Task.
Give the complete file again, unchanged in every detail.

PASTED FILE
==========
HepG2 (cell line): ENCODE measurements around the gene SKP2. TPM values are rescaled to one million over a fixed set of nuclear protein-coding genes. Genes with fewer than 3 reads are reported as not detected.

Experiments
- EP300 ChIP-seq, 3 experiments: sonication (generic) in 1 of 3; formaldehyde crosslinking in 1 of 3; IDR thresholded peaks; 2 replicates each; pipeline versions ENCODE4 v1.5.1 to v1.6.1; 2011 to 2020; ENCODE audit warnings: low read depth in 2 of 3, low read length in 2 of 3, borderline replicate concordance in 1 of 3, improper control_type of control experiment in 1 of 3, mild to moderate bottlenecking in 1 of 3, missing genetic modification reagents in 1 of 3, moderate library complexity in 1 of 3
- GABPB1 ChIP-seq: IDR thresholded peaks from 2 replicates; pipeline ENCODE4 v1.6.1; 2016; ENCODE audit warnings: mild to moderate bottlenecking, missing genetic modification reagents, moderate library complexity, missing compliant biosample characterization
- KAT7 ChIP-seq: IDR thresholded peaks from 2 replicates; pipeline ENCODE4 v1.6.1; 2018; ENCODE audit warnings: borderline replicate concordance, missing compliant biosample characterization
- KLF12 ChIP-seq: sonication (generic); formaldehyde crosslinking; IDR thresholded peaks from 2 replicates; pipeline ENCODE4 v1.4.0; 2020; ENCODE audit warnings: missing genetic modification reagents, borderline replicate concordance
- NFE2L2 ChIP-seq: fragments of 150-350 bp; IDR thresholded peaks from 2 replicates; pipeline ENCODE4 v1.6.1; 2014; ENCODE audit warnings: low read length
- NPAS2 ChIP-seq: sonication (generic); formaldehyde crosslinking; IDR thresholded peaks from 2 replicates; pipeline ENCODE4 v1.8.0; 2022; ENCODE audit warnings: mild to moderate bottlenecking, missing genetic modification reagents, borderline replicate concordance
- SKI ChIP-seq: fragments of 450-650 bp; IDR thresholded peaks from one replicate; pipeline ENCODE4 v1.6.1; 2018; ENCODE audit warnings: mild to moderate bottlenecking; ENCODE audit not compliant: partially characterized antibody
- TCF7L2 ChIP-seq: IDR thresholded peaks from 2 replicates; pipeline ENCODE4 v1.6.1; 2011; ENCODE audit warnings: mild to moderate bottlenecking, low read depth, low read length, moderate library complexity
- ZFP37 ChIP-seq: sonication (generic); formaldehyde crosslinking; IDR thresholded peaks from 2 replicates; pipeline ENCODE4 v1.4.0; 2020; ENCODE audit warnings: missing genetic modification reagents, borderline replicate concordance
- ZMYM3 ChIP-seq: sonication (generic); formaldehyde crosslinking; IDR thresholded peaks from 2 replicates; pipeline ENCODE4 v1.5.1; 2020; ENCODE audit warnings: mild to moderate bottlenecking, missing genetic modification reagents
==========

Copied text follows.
HepG2 (cell line): ENCODE measurements around the gene SKP2. TPM values are rescaled to one million over a fixed set of nuclear protein-coding genes. Genes with fewer than 3 reads are reported as not detected.

Experiments
- EP300 ChIP-seq, 3 experiments: sonication (generic) in 1 of 3; formaldehyde crosslinking in 1 of 3; IDR thresholded peaks; 2 replicates each; pipeline versions ENCODE4 v1.5.1 to v1.6.1; 2011 to 2020; ENCODE audit warnings: low read depth in 2 of 3, low read length in 2 of 3, borderline replicate concordance in 1 of 3, improper control_type of control experiment in 1 of 3, mild to moderate bottlenecking in 1 of 3, missing genetic modification reagents in 1 of 3, moderate library complexity in 1 of 3
- GABPB1 ChIP-seq: IDR thresholded peaks from 2 replicates; pipeline ENCODE4 v1.6.1; 2016; ENCODE audit warnings: mild to moderate bottlenecking, missing genetic modification reagents, moderate library complexity, missing compliant biosample characterization
- KAT7 ChIP-seq: IDR thresholded peaks from 2 replicates; pipeline ENCODE4 v1.6.1; 2018; ENCODE audit warnings: borderline replicate concordance, missing compliant biosample characterization
- KLF12 ChIP-seq: sonication (generic); formaldehyde crosslinking; IDR thresholded peaks from 2 replicates; pipeline ENCODE4 v1.4.0; 2020; ENCODE audit warnings: missing genetic modification reagents, borderline replicate concordance
- NFE2L2 ChIP-seq: fragments of 150-350 bp; IDR thresholded peaks from 2 replicates; pipeline ENCODE4 v1.6.1; 2014; ENCODE audit warnings: low read length
- NPAS2 ChIP-seq: sonication (generic); formaldehyde crosslinking; IDR thresholded peaks from 2 replicates; pipeline ENCODE4 v1.8.0; 2022; ENCODE audit warnings: mild to moderate bottlenecking, missing genetic modification reagents, borderline replicate concordance
- SKI ChIP-seq: fragments of 450-650 bp; IDR thresholded peaks from one replicate; pipeline ENCODE4 v1.6.1; 2018; ENCODE audit warnings: mild to moderate bottlenecking; ENCODE audit not compliant: partially characterized antibody
- TCF7L2 ChIP-seq: IDR thresholded peaks from 2 replicates; pipeline ENCODE4 v1.6.1; 2011; ENCODE audit warnings: mild to moderate bottlenecking, low read depth, low read length, moderate library complexity
- ZFP37 ChIP-seq: sonication (generic); formaldehyde crosslinking; IDR thresholded peaks from 2 replicates; pipeline ENCODE4 v1.4.0; 2020; ENCODE audit warnings: missing genetic modification reagents, borderline replicate concordance
- ZMYM3 ChIP-seq: sonication (generic); formaldehyde crosslinking; IDR thresholded peaks from 2 replicates; pipeline ENCODE4 v1.5.1; 2020; ENCODE audit warnings: mild to moderate bottlenecking, missing genetic modification reagents